وَمِنْهُمُ الَّذِينَ يُؤْذُونَ النَّبِيَّ وَيَقُولُونَ هُوَ أُذُنٌ ۚ قُلْ أُذُنُ خَيْرٍ لَّكُمْ
Waminhumul-ladhīna yu’dhan-nabiyya wayaqūlūna huwa udhunu khayrin lakum
Among them are those who torment the Prophet, and say, ‘He is (all) ear.’ Say, ‘An ear that is good for you.
(Sūrat al-Tawba, No 9, Āyat 61)
In this verse Allah ‘azza wajall talks about how the hypocrites troubled the Prophet (s). Hurting others can be through actions sometimes, or it can be through speech. Here the verse refers to words that were said to distress the Prophet sallal-lāhu ‘alayhi wa-ālihi wasallam. They declared he was all ears and listened to whatever people told him, that he listened to whoever came to talk to him. This quality which was an asset was distorted to seem a flaw in the Prophet. That is because of the blindness of the hypocrites or it was a deliberate attempt to disregard a good quality in the Prophet.
The word ‘udhun’ means ear but is used for a person who listens a lot. The hypocrites said it derogatorily, aiming to ridicule the Prophet and distress him by labelling him thus. Their point was that he listened too much to people.
Allah tells him to answer them by saying that his active listening is good for them. The words udhunu khayrin lakum can be interpreted in two ways:
1. An ear that is good – he listens to all that is good for you. This refers to revelation from Allah and whatever words that are good and virtuous. He then conveys it to you.
2. Being an ear, or listening well, is a quality of the Prophet that is good for you. He will listen to you, understand your difficulties, accept your excuses. His active listening skills allow him to have a better relationship with you. So, it is good for you that he is all ears.
According to ‘Allāmah Tabātabā’ī, the difference between these two interpretations is that the first requires him to listen to all that is good, while the second requires that he listen discerningly. He listens to everything respectfully but does not act on that which is not right. The ‘Allāmah believes that the second interpretation is more correct and in line with the entire verse.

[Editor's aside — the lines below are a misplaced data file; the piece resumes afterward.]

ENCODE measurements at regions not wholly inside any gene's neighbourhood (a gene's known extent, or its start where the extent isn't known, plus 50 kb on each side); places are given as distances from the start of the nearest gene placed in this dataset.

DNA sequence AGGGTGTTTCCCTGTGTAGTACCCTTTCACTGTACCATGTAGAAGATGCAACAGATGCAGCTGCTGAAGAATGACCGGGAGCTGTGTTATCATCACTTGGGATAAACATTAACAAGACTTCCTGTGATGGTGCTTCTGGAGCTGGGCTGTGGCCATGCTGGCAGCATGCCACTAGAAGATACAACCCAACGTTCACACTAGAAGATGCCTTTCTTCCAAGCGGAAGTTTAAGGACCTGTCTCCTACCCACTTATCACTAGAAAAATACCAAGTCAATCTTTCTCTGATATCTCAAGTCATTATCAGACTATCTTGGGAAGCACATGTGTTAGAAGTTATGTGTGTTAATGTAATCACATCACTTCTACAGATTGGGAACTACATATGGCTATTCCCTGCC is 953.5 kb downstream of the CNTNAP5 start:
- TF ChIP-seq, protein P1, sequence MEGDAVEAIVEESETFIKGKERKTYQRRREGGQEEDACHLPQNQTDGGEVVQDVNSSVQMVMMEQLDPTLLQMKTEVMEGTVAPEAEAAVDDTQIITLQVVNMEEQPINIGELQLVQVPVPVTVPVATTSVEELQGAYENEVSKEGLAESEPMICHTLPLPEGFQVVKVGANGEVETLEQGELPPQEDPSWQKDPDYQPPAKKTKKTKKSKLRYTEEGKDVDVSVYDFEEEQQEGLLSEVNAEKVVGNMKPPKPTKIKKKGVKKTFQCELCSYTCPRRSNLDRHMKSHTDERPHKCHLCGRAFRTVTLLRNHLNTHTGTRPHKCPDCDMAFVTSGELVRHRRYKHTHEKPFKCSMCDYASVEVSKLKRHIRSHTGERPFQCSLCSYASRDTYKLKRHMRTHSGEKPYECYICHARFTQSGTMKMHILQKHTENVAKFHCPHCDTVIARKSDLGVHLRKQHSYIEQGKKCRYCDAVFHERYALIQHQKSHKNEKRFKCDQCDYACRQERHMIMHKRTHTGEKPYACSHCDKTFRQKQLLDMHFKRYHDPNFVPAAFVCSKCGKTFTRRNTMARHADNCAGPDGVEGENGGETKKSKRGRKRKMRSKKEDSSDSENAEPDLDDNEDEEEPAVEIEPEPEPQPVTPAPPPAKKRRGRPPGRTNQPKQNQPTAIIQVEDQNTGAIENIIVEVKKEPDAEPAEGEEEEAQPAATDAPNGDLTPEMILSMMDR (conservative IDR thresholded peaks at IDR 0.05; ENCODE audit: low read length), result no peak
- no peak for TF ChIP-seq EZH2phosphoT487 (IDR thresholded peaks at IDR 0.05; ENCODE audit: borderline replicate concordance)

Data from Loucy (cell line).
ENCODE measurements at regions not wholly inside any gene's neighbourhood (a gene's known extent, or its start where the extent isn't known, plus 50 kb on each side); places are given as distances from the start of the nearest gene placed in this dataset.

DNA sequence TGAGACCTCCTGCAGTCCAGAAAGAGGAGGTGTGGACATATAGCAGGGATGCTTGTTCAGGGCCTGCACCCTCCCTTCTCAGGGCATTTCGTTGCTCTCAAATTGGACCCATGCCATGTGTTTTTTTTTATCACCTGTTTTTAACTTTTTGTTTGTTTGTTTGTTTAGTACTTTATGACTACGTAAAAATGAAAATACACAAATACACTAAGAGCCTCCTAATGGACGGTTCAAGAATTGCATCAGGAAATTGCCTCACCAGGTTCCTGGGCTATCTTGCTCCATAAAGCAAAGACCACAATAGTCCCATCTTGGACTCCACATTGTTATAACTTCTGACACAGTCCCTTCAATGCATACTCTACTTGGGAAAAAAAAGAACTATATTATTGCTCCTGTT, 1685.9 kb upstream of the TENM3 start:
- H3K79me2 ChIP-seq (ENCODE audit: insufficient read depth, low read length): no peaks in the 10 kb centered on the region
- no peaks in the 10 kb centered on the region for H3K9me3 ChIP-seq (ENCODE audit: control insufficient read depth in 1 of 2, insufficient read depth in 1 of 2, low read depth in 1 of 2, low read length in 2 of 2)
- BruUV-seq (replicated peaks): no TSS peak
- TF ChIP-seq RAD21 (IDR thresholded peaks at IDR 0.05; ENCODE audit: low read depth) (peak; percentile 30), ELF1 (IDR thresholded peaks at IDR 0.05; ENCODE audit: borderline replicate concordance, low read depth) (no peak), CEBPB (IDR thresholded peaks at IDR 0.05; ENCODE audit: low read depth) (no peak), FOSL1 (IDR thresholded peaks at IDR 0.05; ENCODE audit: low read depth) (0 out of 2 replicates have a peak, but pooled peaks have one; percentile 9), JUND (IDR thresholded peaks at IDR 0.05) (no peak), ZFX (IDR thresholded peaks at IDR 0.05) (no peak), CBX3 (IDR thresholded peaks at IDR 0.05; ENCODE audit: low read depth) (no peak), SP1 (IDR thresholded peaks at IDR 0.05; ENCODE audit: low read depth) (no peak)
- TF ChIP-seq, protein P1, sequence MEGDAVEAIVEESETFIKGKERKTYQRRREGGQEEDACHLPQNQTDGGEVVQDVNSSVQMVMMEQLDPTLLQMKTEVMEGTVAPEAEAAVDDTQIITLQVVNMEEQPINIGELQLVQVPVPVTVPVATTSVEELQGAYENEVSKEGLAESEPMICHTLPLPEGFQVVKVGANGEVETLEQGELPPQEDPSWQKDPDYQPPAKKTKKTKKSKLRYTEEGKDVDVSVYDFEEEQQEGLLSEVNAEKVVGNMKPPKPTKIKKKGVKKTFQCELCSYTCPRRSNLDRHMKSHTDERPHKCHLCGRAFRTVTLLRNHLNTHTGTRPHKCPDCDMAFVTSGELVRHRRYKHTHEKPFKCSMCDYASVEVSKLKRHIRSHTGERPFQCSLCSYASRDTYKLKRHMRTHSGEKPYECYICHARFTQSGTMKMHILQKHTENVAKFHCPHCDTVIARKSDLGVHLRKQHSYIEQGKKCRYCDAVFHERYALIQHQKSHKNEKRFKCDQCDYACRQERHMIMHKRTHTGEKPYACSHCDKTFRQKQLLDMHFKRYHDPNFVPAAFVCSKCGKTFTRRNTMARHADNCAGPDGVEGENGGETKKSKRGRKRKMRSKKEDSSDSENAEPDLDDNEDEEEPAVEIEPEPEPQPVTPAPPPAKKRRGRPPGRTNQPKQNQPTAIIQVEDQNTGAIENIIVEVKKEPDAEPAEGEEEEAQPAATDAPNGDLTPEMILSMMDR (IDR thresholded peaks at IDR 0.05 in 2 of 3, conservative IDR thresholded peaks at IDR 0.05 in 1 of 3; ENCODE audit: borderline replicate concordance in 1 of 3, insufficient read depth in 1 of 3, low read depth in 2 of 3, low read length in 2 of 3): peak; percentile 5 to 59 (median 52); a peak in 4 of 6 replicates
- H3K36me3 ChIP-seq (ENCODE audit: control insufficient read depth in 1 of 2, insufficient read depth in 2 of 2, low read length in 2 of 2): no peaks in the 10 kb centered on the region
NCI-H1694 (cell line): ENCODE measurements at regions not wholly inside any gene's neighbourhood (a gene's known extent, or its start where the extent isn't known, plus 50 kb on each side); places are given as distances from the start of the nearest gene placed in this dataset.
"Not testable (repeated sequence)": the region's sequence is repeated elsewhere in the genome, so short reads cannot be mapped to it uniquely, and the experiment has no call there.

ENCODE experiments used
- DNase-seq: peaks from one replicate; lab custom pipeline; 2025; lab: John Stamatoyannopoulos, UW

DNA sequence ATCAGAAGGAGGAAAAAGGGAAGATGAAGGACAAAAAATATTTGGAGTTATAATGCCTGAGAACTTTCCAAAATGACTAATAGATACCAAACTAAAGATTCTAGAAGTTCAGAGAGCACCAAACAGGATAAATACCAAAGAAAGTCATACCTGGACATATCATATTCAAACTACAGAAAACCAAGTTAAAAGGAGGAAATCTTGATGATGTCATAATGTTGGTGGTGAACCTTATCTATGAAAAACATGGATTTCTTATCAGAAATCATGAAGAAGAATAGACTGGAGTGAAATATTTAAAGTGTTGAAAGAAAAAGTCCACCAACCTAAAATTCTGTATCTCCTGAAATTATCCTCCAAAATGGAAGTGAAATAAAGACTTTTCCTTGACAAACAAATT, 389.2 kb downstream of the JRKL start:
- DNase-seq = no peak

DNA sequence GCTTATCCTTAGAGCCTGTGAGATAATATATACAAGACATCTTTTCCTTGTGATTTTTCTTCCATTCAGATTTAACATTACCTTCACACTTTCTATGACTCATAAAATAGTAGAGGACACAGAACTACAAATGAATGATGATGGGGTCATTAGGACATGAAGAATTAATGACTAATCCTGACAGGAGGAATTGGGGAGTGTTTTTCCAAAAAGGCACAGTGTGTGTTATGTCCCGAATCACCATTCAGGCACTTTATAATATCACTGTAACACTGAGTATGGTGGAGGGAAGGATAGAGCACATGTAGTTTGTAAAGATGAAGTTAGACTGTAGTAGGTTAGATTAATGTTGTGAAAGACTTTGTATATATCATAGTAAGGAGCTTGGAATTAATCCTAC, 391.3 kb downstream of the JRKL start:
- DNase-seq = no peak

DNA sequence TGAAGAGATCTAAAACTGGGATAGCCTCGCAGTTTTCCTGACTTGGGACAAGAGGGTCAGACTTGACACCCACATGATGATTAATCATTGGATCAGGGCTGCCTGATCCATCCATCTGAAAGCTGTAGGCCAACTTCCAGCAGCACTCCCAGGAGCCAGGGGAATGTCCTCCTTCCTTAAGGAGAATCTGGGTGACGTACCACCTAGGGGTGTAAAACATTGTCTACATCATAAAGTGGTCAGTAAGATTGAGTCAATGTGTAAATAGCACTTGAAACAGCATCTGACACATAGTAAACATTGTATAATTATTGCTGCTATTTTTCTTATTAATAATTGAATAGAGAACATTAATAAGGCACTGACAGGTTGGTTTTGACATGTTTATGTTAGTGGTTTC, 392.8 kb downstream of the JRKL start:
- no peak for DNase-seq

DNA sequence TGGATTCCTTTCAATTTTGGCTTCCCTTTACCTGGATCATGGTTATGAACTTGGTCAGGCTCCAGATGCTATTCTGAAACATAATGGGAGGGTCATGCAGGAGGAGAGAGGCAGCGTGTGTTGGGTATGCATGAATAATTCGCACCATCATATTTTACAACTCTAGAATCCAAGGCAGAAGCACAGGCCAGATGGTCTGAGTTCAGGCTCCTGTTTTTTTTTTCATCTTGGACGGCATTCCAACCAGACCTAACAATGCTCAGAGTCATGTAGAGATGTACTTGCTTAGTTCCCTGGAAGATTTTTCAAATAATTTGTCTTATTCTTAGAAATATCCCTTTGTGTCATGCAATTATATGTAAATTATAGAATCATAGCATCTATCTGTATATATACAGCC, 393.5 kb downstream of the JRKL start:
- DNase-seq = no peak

Listening to people is a necessary quality for a good leader. It acknowledges and attempts to understand them. It increases the bond and affection between the speaker and the listener. The listener does not have to agree with everything said, but the act of listening tells the speaker he is worth the time. That is an important message of affirmation. Reacting quickly to the words of someone without listening them out increases the possibility of humiliating the speaker and decreases the possibility of them accepting the truth. A wise and compassionate leader listens to the people and tries to help them accordingly, rather than ignoring their thoughts and opinions. Those who have the potential of being trained and guided are then able to achieve it under his guidance.
Good listening is not just for leaders. When we listen to those around us, we open our minds and hearts to them. Not everything should be listened to, but it is an important skill in improving relationships. What made the Prophet so beloved to his people was his genuine interactions with them and listening to them was a big part of it. People are drawn to those who listen to them sincerely. Imam Ali (a) said: Whoever listens effectively reaps its benefits immediately (Ghurar, H. 9243).
As we commemorate the death of the Prophet of Islam (s), let us learn from his impeccable manners. We can try to follow his example in our lives. Let this verse also remind us that people who wish to disparage someone may focus on a good quality and turn it into a negative one. We should not be deceived by those who wish to create mischief on earth. They troubled the Prophet and continue to trouble his followers.
Sources: Shaykh Tabarsī, Tafsīr Majma‘ al-Bayān; ‘Allāmah Muhammad Husayn Tabātabā’ī, Tafsīr al-Mīzān; Āyatullāh Nāsir Makārim Shirāzī (Ed.), Tafsīr-e Namūneh.